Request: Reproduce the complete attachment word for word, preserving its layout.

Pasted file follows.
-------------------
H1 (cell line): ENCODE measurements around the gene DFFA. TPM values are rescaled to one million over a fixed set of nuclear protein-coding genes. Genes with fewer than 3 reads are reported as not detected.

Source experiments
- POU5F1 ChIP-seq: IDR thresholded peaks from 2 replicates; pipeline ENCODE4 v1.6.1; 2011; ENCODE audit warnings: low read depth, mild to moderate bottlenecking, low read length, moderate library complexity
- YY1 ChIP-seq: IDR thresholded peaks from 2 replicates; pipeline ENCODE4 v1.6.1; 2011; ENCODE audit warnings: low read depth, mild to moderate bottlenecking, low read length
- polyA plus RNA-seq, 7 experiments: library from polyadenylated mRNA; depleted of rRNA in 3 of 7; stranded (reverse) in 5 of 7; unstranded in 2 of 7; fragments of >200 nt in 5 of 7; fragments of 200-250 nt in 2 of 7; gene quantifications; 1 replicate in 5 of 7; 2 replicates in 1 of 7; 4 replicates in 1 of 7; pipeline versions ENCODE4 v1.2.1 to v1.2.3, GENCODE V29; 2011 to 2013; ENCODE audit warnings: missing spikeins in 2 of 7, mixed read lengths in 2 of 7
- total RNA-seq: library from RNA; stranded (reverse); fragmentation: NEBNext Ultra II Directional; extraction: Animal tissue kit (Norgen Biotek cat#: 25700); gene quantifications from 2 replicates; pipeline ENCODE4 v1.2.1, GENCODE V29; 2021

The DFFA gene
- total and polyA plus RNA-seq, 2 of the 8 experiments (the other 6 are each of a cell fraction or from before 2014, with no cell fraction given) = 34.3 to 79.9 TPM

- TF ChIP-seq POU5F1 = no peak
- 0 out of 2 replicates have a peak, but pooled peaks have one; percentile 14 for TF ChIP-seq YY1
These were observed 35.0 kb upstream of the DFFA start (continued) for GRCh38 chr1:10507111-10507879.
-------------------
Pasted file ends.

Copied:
H1 (cell line): ENCODE measurements around the gene DFFA. TPM values are rescaled to one million over a fixed set of nuclear protein-coding genes. Genes with fewer than 3 reads are reported as not detected.

Source experiments
- POU5F1 ChIP-seq: IDR thresholded peaks from 2 replicates; pipeline ENCODE4 v1.6.1; 2011; ENCODE audit warnings: low read depth, mild to moderate bottlenecking, low read length, moderate library complexity
- YY1 ChIP-seq: IDR thresholded peaks from 2 replicates; pipeline ENCODE4 v1.6.1; 2011; ENCODE audit warnings: low read depth, mild to moderate bottlenecking, low read length
- polyA plus RNA-seq, 7 experiments: library from polyadenylated mRNA; depleted of rRNA in 3 of 7; stranded (reverse) in 5 of 7; unstranded in 2 of 7; fragments of >200 nt in 5 of 7; fragments of 200-250 nt in 2 of 7; gene quantifications; 1 replicate in 5 of 7; 2 replicates in 1 of 7; 4 replicates in 1 of 7; pipeline versions ENCODE4 v1.2.1 to v1.2.3, GENCODE V29; 2011 to 2013; ENCODE audit warnings: missing spikeins in 2 of 7, mixed read lengths in 2 of 7
- total RNA-seq: library from RNA; stranded (reverse); fragmentation: NEBNext Ultra II Directional; extraction: Animal tissue kit (Norgen Biotek cat#: 25700); gene quantifications from 2 replicates; pipeline ENCODE4 v1.2.1, GENCODE V29; 2021

The DFFA gene
- total and polyA plus RNA-seq, 2 of the 8 experiments (the other 6 are each of a cell fraction or from before 2014, with no cell fraction given) = 34.3 to 79.9 TPM

- TF ChIP-seq POU5F1 = no peak
- 0 out of 2 replicates have a peak, but pooled peaks have one; percentile 14 for TF ChIP-seq YY1
These were observed 35.0 kb upstream of the DFFA start (continued) for GRCh38 chr1:10507111-10507879.